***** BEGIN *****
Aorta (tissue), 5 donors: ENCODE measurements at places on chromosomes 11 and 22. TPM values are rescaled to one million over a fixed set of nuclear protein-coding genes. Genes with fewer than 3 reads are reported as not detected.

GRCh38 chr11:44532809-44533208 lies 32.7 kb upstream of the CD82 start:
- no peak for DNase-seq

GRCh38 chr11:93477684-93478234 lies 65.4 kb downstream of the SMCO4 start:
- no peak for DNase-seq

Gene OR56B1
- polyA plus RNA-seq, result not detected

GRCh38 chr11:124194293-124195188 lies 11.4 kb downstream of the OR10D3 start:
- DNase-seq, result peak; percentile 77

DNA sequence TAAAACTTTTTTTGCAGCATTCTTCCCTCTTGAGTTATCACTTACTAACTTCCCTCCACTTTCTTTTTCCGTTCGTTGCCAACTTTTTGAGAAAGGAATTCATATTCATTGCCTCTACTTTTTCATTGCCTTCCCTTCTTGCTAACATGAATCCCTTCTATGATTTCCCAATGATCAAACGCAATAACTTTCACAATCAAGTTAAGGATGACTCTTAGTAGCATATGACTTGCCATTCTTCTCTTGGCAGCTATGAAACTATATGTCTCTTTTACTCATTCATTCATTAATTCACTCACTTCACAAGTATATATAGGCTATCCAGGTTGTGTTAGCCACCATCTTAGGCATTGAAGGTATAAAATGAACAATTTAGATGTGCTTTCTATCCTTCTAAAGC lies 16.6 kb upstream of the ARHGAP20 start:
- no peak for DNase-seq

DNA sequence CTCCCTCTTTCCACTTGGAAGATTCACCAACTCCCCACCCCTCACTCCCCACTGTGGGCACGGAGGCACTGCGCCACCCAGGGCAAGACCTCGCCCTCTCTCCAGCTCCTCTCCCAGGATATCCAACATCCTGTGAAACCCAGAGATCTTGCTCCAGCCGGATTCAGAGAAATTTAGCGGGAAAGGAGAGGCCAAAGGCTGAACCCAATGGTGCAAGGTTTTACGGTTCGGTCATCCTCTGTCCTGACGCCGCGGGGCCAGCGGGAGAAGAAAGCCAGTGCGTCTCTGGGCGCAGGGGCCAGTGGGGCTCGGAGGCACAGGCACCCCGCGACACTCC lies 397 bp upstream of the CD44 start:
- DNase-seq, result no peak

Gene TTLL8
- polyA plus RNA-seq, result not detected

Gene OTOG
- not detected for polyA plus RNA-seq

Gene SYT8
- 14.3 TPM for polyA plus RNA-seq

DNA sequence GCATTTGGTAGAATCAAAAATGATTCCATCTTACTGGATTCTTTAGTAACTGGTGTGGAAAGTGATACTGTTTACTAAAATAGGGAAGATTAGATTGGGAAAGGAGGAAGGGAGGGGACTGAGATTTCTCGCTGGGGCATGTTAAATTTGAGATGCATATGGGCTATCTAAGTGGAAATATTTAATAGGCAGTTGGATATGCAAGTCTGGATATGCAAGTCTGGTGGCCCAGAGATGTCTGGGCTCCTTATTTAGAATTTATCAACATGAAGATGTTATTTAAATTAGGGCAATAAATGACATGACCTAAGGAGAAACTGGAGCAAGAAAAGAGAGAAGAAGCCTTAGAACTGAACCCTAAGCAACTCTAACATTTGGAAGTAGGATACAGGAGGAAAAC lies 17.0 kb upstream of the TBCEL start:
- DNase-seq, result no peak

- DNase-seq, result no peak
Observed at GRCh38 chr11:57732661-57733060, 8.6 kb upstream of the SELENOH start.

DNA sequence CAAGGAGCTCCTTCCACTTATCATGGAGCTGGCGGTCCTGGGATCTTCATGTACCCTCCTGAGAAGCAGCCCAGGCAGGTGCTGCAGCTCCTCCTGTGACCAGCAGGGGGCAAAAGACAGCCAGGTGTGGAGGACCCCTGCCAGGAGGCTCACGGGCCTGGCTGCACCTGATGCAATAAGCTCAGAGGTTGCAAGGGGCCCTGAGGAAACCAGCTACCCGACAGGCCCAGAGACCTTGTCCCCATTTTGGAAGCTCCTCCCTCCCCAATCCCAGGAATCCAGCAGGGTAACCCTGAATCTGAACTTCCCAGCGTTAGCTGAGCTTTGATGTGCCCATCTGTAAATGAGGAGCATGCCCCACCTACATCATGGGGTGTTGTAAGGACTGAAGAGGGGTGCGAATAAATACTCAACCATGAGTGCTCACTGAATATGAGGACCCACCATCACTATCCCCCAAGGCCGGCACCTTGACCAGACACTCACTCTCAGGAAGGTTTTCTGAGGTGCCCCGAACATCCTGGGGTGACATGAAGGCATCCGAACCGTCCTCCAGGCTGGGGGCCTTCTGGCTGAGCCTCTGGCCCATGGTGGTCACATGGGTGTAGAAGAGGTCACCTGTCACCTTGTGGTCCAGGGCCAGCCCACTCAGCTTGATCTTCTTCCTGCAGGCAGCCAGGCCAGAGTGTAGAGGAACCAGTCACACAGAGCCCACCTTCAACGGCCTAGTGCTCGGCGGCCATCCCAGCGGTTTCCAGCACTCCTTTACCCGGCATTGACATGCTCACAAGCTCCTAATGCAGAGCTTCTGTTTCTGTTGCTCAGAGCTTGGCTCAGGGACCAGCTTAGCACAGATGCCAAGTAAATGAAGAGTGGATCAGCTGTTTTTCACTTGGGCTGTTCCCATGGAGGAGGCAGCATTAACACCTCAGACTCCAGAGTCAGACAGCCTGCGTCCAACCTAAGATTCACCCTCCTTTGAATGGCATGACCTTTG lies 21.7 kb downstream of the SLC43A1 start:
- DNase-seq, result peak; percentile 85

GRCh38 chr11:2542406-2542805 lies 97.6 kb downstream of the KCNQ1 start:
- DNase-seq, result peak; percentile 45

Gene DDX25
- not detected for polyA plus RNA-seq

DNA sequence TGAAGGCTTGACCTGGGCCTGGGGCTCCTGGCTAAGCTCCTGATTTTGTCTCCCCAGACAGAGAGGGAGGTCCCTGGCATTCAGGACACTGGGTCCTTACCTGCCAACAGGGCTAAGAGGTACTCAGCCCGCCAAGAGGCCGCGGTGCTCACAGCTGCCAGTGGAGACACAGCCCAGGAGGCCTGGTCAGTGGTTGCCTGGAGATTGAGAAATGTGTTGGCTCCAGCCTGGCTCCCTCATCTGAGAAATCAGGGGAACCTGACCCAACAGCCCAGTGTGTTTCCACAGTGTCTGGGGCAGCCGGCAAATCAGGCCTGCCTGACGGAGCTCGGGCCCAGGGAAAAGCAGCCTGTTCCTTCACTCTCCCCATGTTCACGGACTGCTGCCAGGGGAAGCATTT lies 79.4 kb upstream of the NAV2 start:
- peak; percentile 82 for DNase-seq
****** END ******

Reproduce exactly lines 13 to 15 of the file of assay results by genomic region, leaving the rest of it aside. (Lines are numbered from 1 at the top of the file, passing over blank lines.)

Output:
- DNase-seq, result no peak

Gene TTLL8
- polyA plus RNA-seq, result not detected